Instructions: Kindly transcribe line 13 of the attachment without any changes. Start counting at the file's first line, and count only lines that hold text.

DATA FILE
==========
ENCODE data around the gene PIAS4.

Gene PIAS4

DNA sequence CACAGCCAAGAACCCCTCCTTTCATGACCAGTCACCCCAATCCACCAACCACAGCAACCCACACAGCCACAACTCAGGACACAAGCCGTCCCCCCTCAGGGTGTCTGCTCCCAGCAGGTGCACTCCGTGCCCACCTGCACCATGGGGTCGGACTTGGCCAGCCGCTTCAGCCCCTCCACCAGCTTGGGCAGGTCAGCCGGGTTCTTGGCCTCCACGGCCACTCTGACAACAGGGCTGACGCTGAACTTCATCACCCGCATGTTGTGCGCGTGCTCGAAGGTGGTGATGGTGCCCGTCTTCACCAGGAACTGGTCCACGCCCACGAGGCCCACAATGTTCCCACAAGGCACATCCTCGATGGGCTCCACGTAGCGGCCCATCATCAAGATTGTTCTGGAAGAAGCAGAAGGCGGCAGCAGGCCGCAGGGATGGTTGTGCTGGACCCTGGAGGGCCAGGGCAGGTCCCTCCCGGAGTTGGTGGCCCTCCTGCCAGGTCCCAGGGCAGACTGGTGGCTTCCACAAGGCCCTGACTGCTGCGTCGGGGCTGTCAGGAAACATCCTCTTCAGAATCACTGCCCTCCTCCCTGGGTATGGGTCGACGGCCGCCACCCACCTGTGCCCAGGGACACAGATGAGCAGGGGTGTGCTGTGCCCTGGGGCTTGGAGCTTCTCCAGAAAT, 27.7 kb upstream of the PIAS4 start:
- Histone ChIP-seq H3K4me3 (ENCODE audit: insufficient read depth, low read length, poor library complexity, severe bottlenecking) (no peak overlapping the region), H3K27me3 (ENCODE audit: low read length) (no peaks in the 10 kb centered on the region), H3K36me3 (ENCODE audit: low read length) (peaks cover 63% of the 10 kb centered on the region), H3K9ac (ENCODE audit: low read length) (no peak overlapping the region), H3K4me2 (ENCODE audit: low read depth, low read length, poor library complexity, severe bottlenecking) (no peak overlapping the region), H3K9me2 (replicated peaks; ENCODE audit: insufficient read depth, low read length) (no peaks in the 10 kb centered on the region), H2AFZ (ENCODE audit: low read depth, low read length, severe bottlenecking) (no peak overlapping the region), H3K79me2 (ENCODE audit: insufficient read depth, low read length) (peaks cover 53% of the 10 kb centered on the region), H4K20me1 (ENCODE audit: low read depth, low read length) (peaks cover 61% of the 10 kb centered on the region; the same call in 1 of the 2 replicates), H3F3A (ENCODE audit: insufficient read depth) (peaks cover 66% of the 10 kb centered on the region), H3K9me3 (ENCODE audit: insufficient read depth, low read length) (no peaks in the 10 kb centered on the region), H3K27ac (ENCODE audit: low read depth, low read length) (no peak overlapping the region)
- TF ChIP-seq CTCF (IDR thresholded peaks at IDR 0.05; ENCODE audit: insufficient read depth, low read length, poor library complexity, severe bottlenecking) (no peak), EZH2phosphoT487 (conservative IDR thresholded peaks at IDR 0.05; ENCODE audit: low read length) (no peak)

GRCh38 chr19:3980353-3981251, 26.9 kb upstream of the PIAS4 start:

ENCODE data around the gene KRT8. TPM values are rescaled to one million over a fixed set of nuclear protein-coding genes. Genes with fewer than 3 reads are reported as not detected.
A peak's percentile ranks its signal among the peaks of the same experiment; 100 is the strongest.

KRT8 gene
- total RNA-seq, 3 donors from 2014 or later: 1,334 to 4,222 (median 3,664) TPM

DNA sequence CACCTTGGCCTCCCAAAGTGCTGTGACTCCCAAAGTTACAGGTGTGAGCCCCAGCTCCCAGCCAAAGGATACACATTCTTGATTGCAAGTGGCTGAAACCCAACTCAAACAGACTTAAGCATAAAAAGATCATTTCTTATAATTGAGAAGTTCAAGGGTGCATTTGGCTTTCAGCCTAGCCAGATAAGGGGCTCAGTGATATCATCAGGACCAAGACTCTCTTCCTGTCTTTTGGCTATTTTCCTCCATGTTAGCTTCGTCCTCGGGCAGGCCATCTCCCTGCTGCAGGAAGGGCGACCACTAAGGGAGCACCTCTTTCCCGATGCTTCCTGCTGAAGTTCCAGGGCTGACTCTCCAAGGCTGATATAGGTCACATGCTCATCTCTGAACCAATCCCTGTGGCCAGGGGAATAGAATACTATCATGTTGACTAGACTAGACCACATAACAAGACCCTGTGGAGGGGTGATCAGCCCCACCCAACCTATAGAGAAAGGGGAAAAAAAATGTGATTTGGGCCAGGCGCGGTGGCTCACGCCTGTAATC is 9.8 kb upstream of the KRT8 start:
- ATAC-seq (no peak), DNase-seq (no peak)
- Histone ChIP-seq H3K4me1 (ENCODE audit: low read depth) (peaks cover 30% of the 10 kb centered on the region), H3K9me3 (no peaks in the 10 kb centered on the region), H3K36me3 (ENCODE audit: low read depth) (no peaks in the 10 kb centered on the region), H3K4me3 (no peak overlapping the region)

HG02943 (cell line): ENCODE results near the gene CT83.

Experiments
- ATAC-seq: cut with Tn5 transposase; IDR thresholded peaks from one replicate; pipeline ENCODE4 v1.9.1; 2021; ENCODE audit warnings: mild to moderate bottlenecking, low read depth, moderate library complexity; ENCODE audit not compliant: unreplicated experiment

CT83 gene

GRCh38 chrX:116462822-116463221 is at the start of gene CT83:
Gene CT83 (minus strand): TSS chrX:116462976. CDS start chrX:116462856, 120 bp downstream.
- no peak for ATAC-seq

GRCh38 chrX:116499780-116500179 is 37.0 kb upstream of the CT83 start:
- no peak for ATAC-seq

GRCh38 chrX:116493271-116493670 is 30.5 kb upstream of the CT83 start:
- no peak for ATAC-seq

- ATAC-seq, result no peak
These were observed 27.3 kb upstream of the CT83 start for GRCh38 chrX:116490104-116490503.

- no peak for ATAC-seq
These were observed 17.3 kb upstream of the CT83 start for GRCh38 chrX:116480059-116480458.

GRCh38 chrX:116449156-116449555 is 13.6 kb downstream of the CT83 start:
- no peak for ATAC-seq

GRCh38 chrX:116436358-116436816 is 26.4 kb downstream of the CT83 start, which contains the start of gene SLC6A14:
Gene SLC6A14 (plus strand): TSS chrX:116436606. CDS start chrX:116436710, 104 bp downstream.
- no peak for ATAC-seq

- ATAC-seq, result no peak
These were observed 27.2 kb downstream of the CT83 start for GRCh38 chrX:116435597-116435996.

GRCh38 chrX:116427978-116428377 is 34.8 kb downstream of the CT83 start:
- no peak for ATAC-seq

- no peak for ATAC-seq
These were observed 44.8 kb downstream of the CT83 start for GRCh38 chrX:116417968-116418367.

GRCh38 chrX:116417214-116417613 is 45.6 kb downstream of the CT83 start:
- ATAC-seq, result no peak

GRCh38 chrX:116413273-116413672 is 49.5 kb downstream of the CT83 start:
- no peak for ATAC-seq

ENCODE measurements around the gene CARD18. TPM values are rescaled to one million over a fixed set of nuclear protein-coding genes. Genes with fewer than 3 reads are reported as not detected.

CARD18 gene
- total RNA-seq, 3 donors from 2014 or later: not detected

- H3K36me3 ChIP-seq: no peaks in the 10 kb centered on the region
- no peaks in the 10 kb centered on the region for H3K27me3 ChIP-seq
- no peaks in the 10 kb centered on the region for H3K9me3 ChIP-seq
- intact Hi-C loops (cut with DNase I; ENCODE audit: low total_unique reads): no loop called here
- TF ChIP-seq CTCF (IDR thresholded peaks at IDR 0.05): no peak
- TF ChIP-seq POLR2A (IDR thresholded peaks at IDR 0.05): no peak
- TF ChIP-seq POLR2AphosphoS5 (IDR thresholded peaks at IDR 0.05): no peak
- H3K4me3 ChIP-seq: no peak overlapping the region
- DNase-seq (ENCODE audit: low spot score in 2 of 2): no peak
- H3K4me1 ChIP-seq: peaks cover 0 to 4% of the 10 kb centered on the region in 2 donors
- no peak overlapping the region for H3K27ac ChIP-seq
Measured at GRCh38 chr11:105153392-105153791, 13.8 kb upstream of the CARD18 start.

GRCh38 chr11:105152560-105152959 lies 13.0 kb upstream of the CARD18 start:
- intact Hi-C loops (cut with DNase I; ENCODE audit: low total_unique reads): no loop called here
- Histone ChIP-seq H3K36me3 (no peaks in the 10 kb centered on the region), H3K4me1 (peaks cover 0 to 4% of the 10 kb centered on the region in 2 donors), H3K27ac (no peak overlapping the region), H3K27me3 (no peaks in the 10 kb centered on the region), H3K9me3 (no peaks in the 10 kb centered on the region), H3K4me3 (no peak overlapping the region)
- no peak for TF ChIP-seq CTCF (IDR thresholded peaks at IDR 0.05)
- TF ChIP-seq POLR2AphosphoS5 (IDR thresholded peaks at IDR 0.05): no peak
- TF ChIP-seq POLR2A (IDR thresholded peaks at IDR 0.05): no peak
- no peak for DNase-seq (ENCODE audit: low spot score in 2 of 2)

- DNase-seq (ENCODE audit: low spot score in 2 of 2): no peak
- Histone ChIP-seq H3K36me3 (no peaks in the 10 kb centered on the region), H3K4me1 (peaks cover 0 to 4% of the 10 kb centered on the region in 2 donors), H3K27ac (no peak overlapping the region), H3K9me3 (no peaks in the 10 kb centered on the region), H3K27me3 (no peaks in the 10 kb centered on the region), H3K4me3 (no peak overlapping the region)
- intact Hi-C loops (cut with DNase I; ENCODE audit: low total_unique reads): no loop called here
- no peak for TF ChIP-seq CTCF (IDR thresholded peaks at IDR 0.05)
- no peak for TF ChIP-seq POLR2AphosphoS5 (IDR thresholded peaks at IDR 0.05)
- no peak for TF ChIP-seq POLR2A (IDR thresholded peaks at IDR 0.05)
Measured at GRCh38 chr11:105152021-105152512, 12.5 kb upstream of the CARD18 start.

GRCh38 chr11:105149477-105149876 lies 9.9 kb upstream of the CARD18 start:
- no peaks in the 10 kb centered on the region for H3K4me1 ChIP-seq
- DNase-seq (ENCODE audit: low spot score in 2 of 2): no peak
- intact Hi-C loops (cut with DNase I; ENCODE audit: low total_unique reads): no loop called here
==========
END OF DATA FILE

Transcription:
- Histone ChIP-seq H3K4me1 (ENCODE audit: low read depth) (peaks cover 30% of the 10 kb centered on the region), H3K9me3 (no peaks in the 10 kb centered on the region), H3K36me3 (ENCODE audit: low read depth) (no peaks in the 10 kb centered on the region), H3K4me3 (no peak overlapping the region)